back to article Crude scammer targets Brit oil brokers

Panda Labs researchers have identified a scammer who is fleecing British oil buyers using a malware-free spin on the classic Nigerian scam. They say the scammers steal credentials from oil brokers to swindle buyers across Germany, Spain, and across Asia out of cash. The sting works using a PDF file in the first stage of the …

  1. Jonathan Richards 1 Silver badge

    Amish spearphish

    Good morning; you do not know me but I would be grateful if you would send by return email the usernames and passwords that you use for oil trading activities.

    Thank you.

    1. Robert Helpmann??
      Childcatcher

      Re: Amish spearphish

      ...I would be grateful if you would send by return email the usernames and passwords...

      And here's the thing: that works! As sad as it may sound, this is exactly how many phishing attacks work, just with more words.

  2. Andy The Hat Silver badge

    'Once executed, the PDF ..."

    WTF? Why is a PDF able to execute? This was discussed the other day - a PDF is a data file and should be readable by a PDF reader - why is it being executed by the operating system?

    Data handling is getting to the stage where a step backwards is required. It may be slick to do things automatically with data files but some common sense control is required.

    1. John 110
      FAIL

      Re: 'Once executed, the PDF ..."

      There'll be details in the PDF linked to the article....wait a minute...

    2. gerdesj Silver badge

      Re: 'Once executed, the PDF ..."

      At a guess, this might be a double extension jobbie eg "InnocentFileHonest.pdf.exe". My mail gateways dump things like that immediately 8) Also many AV systems have a tweak that does a similar job.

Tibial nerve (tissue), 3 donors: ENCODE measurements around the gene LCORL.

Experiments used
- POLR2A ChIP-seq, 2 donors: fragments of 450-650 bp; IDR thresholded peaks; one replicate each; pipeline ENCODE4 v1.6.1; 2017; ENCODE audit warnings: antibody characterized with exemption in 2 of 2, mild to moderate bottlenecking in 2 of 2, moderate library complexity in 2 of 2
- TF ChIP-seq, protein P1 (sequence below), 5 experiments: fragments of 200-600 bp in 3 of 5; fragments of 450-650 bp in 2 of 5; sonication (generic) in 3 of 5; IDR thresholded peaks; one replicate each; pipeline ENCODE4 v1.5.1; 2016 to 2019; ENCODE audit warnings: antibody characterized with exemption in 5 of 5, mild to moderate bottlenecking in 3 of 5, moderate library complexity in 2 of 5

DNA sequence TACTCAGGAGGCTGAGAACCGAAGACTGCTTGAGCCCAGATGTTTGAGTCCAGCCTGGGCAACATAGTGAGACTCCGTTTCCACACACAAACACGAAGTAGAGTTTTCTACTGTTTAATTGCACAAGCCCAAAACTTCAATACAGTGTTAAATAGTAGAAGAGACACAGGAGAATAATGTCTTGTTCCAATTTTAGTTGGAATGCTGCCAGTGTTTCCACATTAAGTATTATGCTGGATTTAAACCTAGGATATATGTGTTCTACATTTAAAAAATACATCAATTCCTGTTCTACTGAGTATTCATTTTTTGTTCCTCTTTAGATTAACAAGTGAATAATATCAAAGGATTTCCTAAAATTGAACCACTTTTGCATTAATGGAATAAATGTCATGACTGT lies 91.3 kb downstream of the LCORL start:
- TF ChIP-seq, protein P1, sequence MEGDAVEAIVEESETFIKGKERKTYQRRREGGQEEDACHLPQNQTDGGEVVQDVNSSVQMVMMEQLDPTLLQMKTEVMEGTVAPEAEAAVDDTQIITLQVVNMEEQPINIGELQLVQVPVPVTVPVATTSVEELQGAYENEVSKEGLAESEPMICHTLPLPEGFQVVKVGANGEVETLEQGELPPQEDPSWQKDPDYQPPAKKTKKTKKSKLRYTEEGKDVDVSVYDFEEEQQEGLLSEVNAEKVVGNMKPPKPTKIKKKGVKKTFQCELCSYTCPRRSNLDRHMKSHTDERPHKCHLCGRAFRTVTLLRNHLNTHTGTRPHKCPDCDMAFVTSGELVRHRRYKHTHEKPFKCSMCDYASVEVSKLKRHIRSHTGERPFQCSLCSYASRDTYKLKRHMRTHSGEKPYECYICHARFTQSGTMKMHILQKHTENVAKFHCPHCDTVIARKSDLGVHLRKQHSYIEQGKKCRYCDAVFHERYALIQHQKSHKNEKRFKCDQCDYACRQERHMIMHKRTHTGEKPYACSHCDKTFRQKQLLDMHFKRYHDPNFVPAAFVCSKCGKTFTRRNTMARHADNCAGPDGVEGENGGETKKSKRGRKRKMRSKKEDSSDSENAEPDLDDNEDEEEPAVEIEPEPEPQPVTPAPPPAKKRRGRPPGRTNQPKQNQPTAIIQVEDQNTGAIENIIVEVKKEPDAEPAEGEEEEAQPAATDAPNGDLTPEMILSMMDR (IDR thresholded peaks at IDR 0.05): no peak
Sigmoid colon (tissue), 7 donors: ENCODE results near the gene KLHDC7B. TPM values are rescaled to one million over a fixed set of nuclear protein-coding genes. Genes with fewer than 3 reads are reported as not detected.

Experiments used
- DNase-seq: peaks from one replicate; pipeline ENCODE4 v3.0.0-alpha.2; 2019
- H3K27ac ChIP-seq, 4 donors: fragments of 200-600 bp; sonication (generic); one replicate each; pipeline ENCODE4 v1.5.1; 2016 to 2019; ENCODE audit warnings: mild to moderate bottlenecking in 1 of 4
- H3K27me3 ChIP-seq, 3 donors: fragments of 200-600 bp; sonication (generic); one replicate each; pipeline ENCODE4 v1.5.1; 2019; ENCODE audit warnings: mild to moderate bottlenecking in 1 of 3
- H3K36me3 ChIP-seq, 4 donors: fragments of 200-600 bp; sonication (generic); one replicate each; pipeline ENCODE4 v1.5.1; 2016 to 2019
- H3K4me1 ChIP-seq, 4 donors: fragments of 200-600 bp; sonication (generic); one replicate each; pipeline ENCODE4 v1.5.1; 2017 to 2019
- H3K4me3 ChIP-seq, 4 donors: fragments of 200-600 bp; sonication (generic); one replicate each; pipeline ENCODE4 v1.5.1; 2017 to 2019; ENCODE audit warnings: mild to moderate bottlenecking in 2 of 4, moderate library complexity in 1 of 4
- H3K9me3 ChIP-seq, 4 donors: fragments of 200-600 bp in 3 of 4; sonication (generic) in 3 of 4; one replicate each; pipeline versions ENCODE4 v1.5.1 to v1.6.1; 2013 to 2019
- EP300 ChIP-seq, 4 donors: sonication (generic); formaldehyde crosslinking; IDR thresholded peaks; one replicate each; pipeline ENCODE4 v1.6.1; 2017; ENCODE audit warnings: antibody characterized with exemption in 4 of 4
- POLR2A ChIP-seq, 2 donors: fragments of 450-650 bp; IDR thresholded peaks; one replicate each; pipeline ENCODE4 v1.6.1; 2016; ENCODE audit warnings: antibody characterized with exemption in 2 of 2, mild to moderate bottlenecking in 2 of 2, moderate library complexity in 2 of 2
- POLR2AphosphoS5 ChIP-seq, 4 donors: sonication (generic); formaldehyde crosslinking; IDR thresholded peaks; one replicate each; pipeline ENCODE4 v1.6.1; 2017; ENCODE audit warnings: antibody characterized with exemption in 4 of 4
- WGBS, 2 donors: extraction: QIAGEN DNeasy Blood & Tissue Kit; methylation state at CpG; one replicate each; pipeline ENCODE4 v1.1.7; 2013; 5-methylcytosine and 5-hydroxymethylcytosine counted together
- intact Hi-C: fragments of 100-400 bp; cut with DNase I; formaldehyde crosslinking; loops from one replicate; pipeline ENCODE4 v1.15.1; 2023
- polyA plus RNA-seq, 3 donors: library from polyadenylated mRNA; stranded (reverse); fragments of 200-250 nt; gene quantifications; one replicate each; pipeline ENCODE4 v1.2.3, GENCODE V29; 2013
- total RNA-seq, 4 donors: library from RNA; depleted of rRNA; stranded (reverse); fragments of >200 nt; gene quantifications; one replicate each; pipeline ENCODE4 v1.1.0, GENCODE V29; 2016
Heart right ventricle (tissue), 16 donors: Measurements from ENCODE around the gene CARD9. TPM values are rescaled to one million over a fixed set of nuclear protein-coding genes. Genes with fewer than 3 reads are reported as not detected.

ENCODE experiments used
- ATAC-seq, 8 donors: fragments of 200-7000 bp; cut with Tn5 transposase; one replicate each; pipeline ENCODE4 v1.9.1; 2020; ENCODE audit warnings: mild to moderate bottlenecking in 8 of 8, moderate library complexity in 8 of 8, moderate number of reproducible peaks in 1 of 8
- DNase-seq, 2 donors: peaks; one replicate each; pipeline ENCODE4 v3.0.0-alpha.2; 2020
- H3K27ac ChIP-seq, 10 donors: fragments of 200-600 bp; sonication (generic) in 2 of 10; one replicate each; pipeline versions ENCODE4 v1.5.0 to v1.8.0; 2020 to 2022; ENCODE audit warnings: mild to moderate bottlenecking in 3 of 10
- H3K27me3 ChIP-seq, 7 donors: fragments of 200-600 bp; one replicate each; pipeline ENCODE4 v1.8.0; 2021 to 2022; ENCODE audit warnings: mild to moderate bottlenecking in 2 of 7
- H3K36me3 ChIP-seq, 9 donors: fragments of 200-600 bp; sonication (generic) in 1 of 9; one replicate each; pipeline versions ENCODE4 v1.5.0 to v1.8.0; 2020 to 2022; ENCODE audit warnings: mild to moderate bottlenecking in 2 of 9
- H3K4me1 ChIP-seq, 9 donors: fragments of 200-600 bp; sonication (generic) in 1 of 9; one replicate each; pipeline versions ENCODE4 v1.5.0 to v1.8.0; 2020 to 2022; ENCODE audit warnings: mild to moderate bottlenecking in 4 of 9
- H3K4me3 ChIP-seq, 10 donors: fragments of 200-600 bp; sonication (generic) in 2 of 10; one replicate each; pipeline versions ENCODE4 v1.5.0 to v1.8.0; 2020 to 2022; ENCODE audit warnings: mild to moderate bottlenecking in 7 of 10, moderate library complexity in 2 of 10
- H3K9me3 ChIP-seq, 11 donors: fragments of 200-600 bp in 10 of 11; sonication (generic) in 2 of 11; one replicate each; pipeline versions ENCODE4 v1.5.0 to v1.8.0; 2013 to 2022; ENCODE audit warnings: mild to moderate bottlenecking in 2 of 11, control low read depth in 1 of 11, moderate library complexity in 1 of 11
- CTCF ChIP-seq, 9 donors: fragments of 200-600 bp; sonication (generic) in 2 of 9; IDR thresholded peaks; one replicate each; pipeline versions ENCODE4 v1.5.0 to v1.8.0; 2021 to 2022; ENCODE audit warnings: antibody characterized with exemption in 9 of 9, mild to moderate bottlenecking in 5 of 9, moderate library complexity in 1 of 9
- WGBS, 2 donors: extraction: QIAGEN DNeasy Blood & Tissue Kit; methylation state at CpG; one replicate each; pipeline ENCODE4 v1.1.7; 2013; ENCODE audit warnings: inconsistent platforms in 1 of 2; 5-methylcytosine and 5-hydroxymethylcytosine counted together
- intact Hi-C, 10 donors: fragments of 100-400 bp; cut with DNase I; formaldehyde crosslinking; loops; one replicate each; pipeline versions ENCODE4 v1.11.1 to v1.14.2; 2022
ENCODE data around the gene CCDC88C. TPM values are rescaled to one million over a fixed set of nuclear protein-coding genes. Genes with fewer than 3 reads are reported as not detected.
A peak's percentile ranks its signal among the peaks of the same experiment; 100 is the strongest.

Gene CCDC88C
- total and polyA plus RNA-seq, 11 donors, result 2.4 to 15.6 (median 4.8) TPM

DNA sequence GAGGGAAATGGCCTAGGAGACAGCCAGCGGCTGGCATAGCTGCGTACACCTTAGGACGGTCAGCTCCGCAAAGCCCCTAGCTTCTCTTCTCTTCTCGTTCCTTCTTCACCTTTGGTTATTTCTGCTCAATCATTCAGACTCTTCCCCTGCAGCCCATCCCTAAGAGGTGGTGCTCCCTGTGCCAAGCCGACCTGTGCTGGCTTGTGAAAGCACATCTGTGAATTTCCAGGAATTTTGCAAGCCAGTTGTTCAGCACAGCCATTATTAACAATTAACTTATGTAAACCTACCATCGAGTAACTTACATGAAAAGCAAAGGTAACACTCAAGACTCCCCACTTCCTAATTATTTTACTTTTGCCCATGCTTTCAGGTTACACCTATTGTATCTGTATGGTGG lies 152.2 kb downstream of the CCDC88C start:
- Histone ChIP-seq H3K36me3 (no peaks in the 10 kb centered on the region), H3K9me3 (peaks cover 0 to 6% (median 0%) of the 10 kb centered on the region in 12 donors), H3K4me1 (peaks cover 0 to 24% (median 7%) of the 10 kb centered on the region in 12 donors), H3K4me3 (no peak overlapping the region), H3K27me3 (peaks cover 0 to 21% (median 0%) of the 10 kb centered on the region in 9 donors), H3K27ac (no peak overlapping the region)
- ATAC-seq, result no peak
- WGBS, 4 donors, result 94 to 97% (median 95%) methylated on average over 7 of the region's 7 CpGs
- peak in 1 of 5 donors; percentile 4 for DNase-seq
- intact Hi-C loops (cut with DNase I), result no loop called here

3. x 7

    Yet another reason to disable javascript in the Adobe Reader, and also set it to run in Protected Mode.

    Both are in Edit > Preferences. Look at Javascript and Security

    It ships with Javascript enabled and protected mode off by default, and as far as I can see subsequent updates revert any changes to these settings

  4. Amphibious RawCod

    grey area? line crossed?

    "This was confirmed when we accessed the FTP server that the stolen data was sent to, and found that

    the oldest files dated back to August 2013. That is, the attack had been underway for almost six months

    completely undetected."

    I don't imagine that Panda had permission to access the hacker's FTP server. I wonder if they just openly admitted crossing a line over into computer misuse act territory (or whatever equivalent exists in the relevant jurisdiction)..

    1. Number6

      Re: grey area? line crossed?

      You just need a good lawyer. The compromised machine already had permission to access the server, else how could it upload the credentials. There was nothing in writing restricting it to write-only access so one assumes they could use the same machine to read from the server too.

      1. Captain DaFt

        Re: grey area? line crossed?

        "There was nothing in writing restricting it to write-only access so one assumes they could use the same machine to read from the server too."

        Are you sure? Are you really, really sure?

        Be a bit embarrassing if this come to trail and the judge had to throw the case out because the hackers had uploaded a EULA, and someone using the compromised machine clicked [x] I Agree.

        (For the benefit of readers at home, Yes, that was sarcasm aimed at EULAs.)

  5. Anonymous Coward
    Meh

    pretence

    and the victims prefer to pretend it didn't happen - thus making sure the problem lasts a lot longer - ho hum

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